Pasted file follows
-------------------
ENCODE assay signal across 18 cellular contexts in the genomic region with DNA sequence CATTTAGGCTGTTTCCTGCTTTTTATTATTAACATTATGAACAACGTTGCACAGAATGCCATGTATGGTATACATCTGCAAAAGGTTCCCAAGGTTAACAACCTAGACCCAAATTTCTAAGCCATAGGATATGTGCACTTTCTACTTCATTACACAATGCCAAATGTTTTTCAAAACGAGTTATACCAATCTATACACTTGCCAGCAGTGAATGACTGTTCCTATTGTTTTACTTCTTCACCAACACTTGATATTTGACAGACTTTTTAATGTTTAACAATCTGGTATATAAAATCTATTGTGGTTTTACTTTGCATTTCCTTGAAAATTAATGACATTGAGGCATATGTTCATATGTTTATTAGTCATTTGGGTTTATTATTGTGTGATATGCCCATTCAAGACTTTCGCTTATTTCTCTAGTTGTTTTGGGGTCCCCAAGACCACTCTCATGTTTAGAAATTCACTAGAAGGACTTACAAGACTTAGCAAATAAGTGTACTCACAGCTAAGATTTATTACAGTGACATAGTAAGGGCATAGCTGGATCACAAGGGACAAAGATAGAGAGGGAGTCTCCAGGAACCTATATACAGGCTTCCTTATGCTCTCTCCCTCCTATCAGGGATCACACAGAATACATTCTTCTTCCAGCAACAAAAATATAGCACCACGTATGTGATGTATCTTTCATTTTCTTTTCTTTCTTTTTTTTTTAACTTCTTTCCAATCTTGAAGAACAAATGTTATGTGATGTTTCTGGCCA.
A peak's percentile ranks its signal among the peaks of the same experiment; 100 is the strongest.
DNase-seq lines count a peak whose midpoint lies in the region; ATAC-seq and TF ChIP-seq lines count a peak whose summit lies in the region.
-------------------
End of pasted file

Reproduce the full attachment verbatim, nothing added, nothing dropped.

ENCODE assay signal across 18 cellular contexts in the genomic region with DNA sequence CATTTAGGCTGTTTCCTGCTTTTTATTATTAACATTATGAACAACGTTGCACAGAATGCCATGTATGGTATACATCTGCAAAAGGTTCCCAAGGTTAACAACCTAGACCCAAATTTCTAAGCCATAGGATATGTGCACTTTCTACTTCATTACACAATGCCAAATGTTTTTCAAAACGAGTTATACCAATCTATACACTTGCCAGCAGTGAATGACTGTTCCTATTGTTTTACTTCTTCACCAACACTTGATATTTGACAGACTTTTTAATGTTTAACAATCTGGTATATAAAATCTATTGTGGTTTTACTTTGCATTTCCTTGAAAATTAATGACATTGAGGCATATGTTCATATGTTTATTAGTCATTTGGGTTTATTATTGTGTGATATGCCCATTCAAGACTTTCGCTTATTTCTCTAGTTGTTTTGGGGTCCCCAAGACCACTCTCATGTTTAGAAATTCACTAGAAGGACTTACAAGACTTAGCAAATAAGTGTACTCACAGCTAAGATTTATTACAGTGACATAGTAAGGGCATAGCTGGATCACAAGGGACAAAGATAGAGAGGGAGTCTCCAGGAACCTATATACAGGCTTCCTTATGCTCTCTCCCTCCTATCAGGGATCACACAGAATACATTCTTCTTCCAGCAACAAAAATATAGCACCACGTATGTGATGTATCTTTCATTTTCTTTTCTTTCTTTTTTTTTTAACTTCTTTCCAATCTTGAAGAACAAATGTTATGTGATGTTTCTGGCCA.
A peak's percentile ranks its signal among the peaks of the same experiment; 100 is the strongest.
DNase-seq lines count a peak whose midpoint lies in the region; ATAC-seq and TF ChIP-seq lines count a peak whose summit lies in the region.